The rumors, the group told HuffPost in a Facebook message, were the work of online trolls. One such tale said Antifa members were going to urinate on Confederate gravestones. One problem: There aren’t any Confederate gravestones to desecrate. Although some Confederate soldiers are buried at Gettysburg, their final resting places aren’t marked.
Still, efforts to quell the rumors didn’t stop anti-government militia groups from across the country ― including West Virginia, Michigan, Nebraska and California ― from showing up Saturday.
“Our main purpose is just to defend the historical parts of the city here and stop them from being destroyed and keep people who aren’t part of anything ... safe,” said a 27-year-old who would give his name only as Thor and who said he was a veteran of the war in Afghanistan.
He said he was aware that Antifa likely wasn’t going to show, but that he felt compelled to be there, just in case.
Thor, a Gettysburg-area resident and member of the anti-government militia group the Three Percenters, wore an ammunition belt around a bulletproof vest. The sleeves of his camouflage uniform were rolled up, revealing the word “INFIDEL” tattooed to his arm.
Asked what he thought about all the Confederate symbols being removed from public property across the U.S., Thor didn’t mince words.
“It pisses me off,” he said.
The assembled groups’ hatred for Antifa Saturday was surpassed only by their anger at the growing movement to remove Confederate symbols from public property.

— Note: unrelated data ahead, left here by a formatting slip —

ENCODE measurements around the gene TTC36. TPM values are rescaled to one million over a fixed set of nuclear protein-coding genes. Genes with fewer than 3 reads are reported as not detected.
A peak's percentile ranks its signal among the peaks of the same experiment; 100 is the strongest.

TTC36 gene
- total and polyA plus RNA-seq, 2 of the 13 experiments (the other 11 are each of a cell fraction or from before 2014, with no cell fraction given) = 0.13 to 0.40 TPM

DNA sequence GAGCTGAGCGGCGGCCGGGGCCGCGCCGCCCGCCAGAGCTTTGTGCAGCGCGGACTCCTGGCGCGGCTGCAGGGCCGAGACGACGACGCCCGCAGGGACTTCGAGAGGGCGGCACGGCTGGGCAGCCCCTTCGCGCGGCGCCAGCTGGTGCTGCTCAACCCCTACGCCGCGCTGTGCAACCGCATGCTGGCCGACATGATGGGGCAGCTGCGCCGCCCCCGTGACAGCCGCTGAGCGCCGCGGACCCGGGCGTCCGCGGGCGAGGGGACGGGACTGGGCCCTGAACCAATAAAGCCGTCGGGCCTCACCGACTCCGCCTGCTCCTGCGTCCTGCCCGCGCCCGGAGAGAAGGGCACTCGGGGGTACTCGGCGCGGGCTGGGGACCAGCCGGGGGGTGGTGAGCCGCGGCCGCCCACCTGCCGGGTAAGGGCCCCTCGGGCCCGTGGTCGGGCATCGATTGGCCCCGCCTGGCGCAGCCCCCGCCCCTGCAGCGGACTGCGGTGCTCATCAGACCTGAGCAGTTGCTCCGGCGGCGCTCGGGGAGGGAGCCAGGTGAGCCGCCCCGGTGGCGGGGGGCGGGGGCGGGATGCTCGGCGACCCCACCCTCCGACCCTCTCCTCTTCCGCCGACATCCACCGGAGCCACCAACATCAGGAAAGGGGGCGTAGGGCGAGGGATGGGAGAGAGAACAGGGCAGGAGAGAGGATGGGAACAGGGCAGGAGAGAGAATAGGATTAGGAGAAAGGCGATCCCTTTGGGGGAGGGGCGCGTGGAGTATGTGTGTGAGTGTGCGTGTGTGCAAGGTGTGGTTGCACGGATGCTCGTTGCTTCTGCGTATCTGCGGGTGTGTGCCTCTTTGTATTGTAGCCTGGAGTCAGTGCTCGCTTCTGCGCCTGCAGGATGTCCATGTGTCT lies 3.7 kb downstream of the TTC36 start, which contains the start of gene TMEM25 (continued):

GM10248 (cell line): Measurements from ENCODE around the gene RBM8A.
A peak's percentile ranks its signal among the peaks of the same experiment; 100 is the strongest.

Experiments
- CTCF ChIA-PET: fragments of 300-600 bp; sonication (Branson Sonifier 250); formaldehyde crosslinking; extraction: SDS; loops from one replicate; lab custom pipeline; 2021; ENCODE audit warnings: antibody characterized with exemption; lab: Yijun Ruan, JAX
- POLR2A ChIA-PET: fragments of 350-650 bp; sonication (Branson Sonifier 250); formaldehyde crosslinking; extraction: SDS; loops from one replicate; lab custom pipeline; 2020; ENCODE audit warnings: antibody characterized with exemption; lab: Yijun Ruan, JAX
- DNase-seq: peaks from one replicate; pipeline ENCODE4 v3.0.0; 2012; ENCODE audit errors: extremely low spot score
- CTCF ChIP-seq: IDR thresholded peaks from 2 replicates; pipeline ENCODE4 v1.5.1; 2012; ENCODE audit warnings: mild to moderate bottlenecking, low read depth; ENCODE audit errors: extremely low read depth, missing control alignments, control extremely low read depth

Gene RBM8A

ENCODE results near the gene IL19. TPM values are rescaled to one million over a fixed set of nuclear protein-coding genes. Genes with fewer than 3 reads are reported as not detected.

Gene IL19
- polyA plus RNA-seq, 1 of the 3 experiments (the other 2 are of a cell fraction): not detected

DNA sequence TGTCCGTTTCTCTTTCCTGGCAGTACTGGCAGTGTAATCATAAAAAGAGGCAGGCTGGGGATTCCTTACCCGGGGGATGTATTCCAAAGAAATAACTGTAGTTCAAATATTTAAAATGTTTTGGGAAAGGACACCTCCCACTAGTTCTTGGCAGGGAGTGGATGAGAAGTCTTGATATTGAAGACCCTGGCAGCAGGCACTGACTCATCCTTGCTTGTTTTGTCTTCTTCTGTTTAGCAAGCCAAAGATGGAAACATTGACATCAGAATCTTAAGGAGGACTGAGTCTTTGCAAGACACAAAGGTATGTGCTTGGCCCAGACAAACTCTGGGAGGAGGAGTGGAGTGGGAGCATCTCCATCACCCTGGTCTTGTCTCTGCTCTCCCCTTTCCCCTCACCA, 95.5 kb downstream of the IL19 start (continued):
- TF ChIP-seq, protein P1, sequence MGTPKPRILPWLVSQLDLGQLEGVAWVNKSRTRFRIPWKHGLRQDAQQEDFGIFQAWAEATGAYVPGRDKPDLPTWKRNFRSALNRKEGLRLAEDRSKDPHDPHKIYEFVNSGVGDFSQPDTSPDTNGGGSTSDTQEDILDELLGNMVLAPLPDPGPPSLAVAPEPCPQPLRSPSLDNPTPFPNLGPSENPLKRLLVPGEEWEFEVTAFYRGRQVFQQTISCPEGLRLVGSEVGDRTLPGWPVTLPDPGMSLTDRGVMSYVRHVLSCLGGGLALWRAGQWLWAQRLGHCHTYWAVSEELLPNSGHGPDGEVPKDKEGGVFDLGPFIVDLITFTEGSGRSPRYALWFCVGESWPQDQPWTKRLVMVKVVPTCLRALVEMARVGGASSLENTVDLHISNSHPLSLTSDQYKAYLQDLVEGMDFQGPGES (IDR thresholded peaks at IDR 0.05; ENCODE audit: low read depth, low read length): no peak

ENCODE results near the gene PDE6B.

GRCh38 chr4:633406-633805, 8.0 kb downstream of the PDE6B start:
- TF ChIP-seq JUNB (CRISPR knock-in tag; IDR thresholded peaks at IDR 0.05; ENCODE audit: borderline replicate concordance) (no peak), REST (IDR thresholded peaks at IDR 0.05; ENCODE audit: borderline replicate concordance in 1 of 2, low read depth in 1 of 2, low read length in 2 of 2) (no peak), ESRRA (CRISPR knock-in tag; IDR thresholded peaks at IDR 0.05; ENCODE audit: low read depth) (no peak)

Ted Fields, a Sons of Confederate Veterans leader wearing a black leather biker vest, addressed the crowd using a megaphone and asserted that the dismantling of Confederate monuments could lead to the decimation of America itself.
“I believe their master plan is once they get us used to taking down some monuments here and there in some liberal cities, then they’re gonna try it out here and see if that works,” he said.
“The next thing you know, they’re going to take our Constitution and say you know what? That was written by slave-holders, it’s racist, let’s get rid of it and become a communist nation. I don’t want that on my watch.”
The crowd cheered.
A woman named Jenny Lee, who claimed to be Robert E. Lee’s 3rd great grandniece, implored the crowd not to be bowed by political correctness.
“We must never back down or be intimidated by the antics of the ignorant,” she said. “And all the safety-pin-wearing, easily offended, butt-hurt, temper-tantrum-throwing, vagina-hat-wearing, face-covered, commie fascists can kiss my ass.”
Lee was forceful in telling the crowd that the Confederacy ― and by extension, everyone gathered at the rally ― wasn’t racist. The Civil War, she said, wasn’t about slavery. (It was.)
Plus, she added to great applause, thousands of blacks fought for the South, neglecting to mention that they were forced to do so.
As the rally concluded, the sound of cannons could be heard in the distance, as Civil War re-enactors not associated with the pro-Confederate rally shot off blank rounds, smoke billowing out across a different part of the battlefield. Actors in blue and gray uniforms played dead and injured.
But the only person actually shot Saturday in Gettysburg with a real bullet was a 23-year-old militia group member named Benjamin Hornberger, of Shippensburg, Pennsylvania. According to U.S. Park police, Hornberger triggered his revolver when the flag pole he was carrying bumped against his gun holster. The bullet went into his leg. Police say officers quickly applied a tourniquet, likely saving his life.
According to PennLive, Hornberger talked to paramedics and “seemed in good spirits.”
Author: Christopher Mathias, Andy Campbell